A trio of colour options for each model are expected, but it’s an unknown right now if Google will bring the Pixel 8 Pros frosted rear glass to both Pixel 9 models, or if the smaller handset will stick with a more reflective, mirror-like finish.

It seems like Google-designed, Samsung-manufactured Tensor silicon will make a return, rather than the purely in-house chips Google was rumoured to be working on. According to The Information, missed internal deadlines mean it’ll be at least the next generation of phones before any such CPUs arrive. Tensor G4 is reportedly a minor bump on Tensor G3, similar to how Tensor G2 wasn’t a step change from the original Tensor.

Korean news site Fnnews suggests the Tensor G4 chip will be built on Samsung’s latest 4nm process, which uses Fan-Out WLP (FOWLP) technology for better power efficiency. The Exynos 2400 CPUs used in global versions of the Galaxy S24 and S24 Plus were made on this process; that suggests high-end performance will be on the cards, although it’ll be unlikely to best Qualcomm’s latest Snapdragon chips in benchmark tests. Any improvements to battery life and heat dissipation will be welcome, though; the Pixel 8 Pro can get rather toasty under load, and loses out to rivals in terms of longevity.

There’s no word on battery sizes or charging speeds, but we do know a senior Google hardware engineer is on the board of the Wireless Power Consortium; that suggests the Qi2 wireless charging standard will be making an appearance for the Pixel 9 generation.

Camera hardware may not change too dramatically from the Pixel 8 generation, as Google tends to go through two model years between big upgrades. The last pair to do that were the Pixel 6 and 7 series phones, so it would make sense for the Pixel 9 to reuse familiar sensors and lenses. We’re sure Google will have come up with some more clever AI-assisted editing tools by launch day, too. According to the previously mentioned collaboration with OnLeaks, the Pixel 9 Pro’s triple rear camera setups will include a periscope telephoto sensor, with support for variable aperture.

Our feature wish list

Google Pixel 8 Pro review in hand lockscreen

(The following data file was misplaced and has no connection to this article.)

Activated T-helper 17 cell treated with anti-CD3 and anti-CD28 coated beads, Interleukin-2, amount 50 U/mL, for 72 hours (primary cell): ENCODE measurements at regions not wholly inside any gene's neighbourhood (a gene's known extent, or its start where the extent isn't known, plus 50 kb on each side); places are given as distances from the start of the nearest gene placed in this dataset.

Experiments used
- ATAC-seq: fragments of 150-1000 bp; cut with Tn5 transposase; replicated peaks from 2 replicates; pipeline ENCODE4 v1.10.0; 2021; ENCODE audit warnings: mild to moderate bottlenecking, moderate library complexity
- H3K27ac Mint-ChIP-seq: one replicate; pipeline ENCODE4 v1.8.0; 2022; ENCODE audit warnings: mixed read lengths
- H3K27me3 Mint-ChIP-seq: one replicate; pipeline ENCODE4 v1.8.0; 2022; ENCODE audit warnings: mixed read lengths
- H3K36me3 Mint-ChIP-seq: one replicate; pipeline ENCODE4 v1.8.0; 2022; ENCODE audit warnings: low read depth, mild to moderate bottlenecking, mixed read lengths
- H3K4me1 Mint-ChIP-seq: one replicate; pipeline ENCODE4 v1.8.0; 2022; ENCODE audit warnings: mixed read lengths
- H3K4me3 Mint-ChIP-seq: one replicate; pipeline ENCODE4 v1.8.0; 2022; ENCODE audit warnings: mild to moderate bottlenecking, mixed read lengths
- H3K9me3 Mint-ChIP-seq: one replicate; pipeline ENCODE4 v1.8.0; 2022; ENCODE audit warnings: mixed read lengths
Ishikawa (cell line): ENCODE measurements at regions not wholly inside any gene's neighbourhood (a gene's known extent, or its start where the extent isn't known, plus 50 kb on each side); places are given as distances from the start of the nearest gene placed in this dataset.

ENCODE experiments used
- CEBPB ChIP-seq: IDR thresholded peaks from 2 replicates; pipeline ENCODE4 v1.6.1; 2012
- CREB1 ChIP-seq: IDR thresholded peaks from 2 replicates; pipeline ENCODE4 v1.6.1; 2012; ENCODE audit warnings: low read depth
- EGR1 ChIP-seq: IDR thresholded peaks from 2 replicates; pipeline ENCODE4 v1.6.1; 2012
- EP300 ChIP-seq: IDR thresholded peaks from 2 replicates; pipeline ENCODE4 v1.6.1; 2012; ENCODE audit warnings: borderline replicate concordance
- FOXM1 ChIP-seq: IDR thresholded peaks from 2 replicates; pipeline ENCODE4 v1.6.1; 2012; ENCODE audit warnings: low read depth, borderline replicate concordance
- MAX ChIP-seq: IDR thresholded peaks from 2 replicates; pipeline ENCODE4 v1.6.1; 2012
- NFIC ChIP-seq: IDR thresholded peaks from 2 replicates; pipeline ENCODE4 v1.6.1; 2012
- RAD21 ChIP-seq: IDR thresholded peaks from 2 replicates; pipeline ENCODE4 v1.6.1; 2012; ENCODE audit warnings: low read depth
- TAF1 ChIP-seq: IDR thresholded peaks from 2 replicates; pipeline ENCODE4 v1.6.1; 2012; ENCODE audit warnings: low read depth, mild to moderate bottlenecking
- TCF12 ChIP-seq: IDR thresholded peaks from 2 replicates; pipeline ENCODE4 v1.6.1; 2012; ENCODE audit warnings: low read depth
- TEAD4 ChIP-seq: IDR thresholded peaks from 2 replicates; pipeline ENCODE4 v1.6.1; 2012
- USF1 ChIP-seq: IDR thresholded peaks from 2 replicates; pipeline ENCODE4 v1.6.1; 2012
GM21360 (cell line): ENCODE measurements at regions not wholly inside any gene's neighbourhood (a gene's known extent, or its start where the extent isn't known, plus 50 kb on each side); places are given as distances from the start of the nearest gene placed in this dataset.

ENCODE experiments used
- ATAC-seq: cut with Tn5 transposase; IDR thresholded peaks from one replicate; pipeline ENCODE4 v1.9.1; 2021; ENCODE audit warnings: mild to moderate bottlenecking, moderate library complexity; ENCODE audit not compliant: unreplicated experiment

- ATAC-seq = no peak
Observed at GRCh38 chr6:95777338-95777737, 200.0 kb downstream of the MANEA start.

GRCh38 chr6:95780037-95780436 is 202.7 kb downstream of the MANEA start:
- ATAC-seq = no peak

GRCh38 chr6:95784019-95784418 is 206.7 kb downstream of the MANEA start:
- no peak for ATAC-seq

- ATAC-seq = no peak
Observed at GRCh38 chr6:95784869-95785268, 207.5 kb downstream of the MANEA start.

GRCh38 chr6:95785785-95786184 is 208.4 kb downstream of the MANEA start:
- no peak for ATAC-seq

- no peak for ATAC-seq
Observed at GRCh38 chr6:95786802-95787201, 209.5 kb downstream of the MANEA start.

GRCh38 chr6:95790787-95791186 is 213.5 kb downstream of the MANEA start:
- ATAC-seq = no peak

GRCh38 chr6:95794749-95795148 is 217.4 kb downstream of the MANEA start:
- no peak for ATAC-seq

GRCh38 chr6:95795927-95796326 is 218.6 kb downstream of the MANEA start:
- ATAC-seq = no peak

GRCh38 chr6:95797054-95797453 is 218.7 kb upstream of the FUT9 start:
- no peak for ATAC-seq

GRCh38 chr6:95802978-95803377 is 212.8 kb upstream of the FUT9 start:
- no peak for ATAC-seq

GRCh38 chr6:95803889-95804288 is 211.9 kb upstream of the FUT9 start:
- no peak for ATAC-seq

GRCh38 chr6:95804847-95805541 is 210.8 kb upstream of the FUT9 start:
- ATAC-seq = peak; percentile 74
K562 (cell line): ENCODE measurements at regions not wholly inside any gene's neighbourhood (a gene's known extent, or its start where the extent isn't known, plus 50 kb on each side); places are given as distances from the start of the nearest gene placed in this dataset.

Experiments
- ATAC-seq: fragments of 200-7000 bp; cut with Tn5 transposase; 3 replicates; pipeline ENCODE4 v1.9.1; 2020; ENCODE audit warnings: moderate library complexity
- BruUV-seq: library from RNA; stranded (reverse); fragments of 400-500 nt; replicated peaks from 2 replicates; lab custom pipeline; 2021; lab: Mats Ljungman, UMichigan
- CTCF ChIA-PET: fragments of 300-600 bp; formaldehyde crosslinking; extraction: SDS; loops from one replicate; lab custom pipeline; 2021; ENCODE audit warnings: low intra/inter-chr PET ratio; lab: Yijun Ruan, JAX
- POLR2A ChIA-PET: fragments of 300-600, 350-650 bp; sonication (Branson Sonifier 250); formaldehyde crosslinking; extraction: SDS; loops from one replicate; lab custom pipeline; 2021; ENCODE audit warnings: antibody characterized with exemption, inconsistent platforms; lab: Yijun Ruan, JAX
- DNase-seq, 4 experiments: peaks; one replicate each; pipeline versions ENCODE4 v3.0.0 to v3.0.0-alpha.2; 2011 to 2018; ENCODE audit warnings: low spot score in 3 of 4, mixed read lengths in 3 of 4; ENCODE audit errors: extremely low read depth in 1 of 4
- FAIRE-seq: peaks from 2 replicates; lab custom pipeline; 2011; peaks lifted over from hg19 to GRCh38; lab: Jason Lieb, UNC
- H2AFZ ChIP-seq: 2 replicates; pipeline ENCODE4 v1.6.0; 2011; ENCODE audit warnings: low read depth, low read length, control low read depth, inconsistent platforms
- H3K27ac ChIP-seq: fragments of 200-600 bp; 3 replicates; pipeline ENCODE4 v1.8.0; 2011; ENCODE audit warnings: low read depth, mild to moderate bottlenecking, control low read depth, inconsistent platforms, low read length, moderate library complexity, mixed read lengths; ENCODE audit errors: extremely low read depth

We’re huge fans of the Pixel line here at Stuff, having awarded the Pixel 8 Pro a full five star score – but despite high praise there are a still a few places we think Google could stand to improve. The following are our top wants for the sequel… whether Google will include any remain to be seen.

Faster charging, with Qi2

Google hasn’t properly increased its phones charging speeds in what feels like forever – largely because rivals are regularly coming out with devices that can handle a triple-digit wattage. An official peak of 30W isn’t all that quick, and it’s debatable whether the latest Pixels actually even charge at that rate. We’d love to see the Google Pixel 9 jump to at least 65W, giving it a leg up over the 45W Samsung Galaxy S24 Ultra. Qi2 wireless charging would also put Google on par with Apple for MagSafe-style accessory support.

A more power-efficient CPU

This year’s Tensor chips were a marked improvement on the previous gen, but it’s still fair to say they lag behind the latest Qualcomm silicon – for both performance and power efficiency. While we wouldn’t call the Pixel 8 Pro a slouch, it isn’t able to stretch its battery out nearly as far as Snapdragon-powered rivals. Seeing Google catch up here would be a real boon.

Greater home screen customisation

It’s been a bugbear for Pixel owners for years that Google steadfastly refuses to let them move the “At a Glance” widget from its prime position on the Android homescreen. iOS is also leagues ahead when it comes to widgets, both in terms of design consistency and the number on offer. We’ve seen hints that the former may be changing in recent mid-life Android 14 betas, but the latter will need some serious software overhauling to catch up with what Apple is doing.

A zoom lens for the Pixel 9

Now that Google has nudged the price of the Pixel 8 closer to premium territory, we think a successor needs to match its closest rival – Samsung’s Galaxy S24 – on camera lens count. The Galaxy S24 has a 3x optical zoom lens in addition to a main and ultrawide, while the Pixel 8 makes do with the latter two only. Google might say its Super Res digital zoom is just as good as a dedicated lens, but adding a third camera would help further separate the mainline Pixel and A-series devices. The Pixel 9 Pro could continue to offer greater optical zoom with a 5x telephoto, so there was still a reason to step up to the pricer model. Consider this one very unlikely.

Profile image of Tom Morgan-Freelander Tom Morgan-Freelander Deputy Editor


A tech addict from about the age of three (seriously, he's got the VHS tapes to prove it), Tom's been writing about gadgets, games and everything in between for the past decade, with a slight diversion into the world of automotive in between. As Deputy Editor, Tom keeps the website ticking along, jam-packed with the hottest gadget news and reviews.  When he's not on the road attending launch events, you can usually find him scouring the web for the latest news, to feed Stuff readers' insatiable appetite for tech.

Areas of expertise

Smartphones/tablets/computing, cameras, home cinema, automotive, virtual reality, gaming